Email updates

Keep up to date with the latest news and content from IJBNPA and BioMed Central.

Open Access Research

Descriptive epidemiology of screen and non-screen sedentary time in adolescents: a cross sectional study

Tim S Olds1, Carol A Maher1*, Kate Ridley2 and Daniella M Kittel3

Author Affiliations

1 Health and Use of Time (HUT) Group, Sansom Institute for Health Research, University of South Australia, GPO Box 2471, Adelaide, 5001, South Australia, Australia

2 School of Education, Flinders University, GPO Box 2100, Adelaide, 5001, South Australia, Australia

3 School of Health Sciences, University of South Australia, GPO Box 2471, Adelaide, 5001, South Australia, Australia

For all author emails, please log on.

International Journal of Behavioral Nutrition and Physical Activity 2010, 7:92  doi:10.1186/1479-5868-7-92

Published: 31 December 2010

Abstract

Background

Much attention has been paid to adolescents' screen time, however very few studies have examined non-screen sedentary time (NSST). This study aimed to (1) describe the magnitude and composition of screen sedentary time (SST) and NSST in Australian adolescents, (2) describe the socio-demographic correlates of SST and NSST, and (3) determine whether screen time is an adequate surrogate for total sedentary behaviour in this population.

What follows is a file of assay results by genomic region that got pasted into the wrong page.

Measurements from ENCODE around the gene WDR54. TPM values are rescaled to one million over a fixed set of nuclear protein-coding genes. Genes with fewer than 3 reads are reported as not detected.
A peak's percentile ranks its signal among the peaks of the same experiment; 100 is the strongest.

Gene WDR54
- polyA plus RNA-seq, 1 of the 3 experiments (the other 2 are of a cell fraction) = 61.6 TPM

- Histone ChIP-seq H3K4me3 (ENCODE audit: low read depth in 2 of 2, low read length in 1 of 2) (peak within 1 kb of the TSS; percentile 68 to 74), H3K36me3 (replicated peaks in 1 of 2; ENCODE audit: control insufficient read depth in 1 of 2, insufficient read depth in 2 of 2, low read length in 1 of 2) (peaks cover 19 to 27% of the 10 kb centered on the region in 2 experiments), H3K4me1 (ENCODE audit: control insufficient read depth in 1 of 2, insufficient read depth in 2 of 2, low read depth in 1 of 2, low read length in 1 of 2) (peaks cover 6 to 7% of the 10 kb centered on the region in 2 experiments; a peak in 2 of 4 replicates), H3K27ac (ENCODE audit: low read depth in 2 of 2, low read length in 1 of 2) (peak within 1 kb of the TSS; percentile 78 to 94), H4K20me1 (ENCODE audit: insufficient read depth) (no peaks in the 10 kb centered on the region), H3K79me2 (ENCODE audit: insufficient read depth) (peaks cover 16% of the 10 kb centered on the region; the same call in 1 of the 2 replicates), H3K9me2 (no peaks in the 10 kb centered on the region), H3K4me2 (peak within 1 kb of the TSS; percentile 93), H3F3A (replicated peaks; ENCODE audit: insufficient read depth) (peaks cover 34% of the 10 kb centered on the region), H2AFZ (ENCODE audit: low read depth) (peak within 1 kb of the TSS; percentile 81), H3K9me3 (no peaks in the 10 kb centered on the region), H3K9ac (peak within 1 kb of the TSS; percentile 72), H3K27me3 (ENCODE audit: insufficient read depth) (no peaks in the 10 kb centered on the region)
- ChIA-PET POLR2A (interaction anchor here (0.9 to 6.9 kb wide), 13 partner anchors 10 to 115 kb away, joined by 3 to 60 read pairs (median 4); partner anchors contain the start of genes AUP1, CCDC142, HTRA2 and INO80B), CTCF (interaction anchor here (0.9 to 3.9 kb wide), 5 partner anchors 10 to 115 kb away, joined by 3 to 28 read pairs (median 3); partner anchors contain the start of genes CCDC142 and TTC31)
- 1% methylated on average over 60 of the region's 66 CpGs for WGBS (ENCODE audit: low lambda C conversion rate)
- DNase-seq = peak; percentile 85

Methods

2200 9-16 year old Australians provided detailed use of time data for four days. Non-screen sedentary time (NSST) included time spent participating in activities expected to elicit <3 METs whilst seated or lying down (other than sleeping), excluding screen-based activities (television, playing videogames or using computers). Total sedentary time was the sum of screen time and NSST.

Results

Adolescents spent a mean (SD) of 345 (105) minutes/day in NSST, which constituted 60% of total sedentary time. School activities contributed 42% of NSST, socialising 19%, self-care (mainly eating) 16%, and passive transport 15%. Screen time and NSST showed opposite patterns in relation to key socio-demographic characteristics, including sex, age, weight status, household income, parental education and day type. Because screen time was negatively correlated with NSST (r = -0.58), and exhibited a moderate correlation (r = 0.53) with total sedentary time, screen time was only a moderately effective surrogate for total sedentary time.

Conclusions

To capture a complete picture of young people's sedentary time, studies should endeavour to measure both screen time and NSST.